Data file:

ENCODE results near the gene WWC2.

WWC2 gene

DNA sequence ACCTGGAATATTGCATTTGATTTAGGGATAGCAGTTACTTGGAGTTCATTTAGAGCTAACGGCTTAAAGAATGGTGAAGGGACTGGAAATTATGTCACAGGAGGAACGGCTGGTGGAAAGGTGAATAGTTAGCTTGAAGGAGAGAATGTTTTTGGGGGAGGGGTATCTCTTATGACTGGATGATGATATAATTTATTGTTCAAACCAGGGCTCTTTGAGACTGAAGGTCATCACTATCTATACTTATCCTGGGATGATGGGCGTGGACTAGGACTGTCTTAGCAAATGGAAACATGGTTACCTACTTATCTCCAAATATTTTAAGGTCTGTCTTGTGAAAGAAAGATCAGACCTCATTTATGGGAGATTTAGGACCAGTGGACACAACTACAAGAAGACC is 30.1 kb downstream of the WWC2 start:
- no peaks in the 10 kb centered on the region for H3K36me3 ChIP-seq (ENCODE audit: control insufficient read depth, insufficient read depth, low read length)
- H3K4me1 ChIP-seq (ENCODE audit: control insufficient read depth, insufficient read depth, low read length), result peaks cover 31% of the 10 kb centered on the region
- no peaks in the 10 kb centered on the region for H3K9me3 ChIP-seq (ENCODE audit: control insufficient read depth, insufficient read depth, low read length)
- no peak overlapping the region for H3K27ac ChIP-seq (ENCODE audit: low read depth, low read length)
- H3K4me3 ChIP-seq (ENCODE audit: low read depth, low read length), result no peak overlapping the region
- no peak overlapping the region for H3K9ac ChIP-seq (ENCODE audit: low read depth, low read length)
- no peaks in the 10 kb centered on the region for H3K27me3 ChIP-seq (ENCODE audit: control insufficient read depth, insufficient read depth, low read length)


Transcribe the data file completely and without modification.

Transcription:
ENCODE results near the gene WWC2.

WWC2 gene

DNA sequence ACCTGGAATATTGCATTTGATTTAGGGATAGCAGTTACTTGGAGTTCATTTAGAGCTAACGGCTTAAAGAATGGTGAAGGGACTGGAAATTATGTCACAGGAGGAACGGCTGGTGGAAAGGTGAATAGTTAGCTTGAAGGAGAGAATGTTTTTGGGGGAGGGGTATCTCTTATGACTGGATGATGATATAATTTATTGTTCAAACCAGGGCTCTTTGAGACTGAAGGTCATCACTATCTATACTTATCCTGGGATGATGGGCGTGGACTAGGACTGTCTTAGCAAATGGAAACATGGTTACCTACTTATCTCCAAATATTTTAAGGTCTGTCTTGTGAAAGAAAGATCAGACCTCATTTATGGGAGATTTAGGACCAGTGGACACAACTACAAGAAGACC is 30.1 kb downstream of the WWC2 start:
- no peaks in the 10 kb centered on the region for H3K36me3 ChIP-seq (ENCODE audit: control insufficient read depth, insufficient read depth, low read length)
- H3K4me1 ChIP-seq (ENCODE audit: control insufficient read depth, insufficient read depth, low read length), result peaks cover 31% of the 10 kb centered on the region
- no peaks in the 10 kb centered on the region for H3K9me3 ChIP-seq (ENCODE audit: control insufficient read depth, insufficient read depth, low read length)
- no peak overlapping the region for H3K27ac ChIP-seq (ENCODE audit: low read depth, low read length)
- H3K4me3 ChIP-seq (ENCODE audit: low read depth, low read length), result no peak overlapping the region
- no peak overlapping the region for H3K9ac ChIP-seq (ENCODE audit: low read depth, low read length)
- no peaks in the 10 kb centered on the region for H3K27me3 ChIP-seq (ENCODE audit: control insufficient read depth, insufficient read depth, low read length)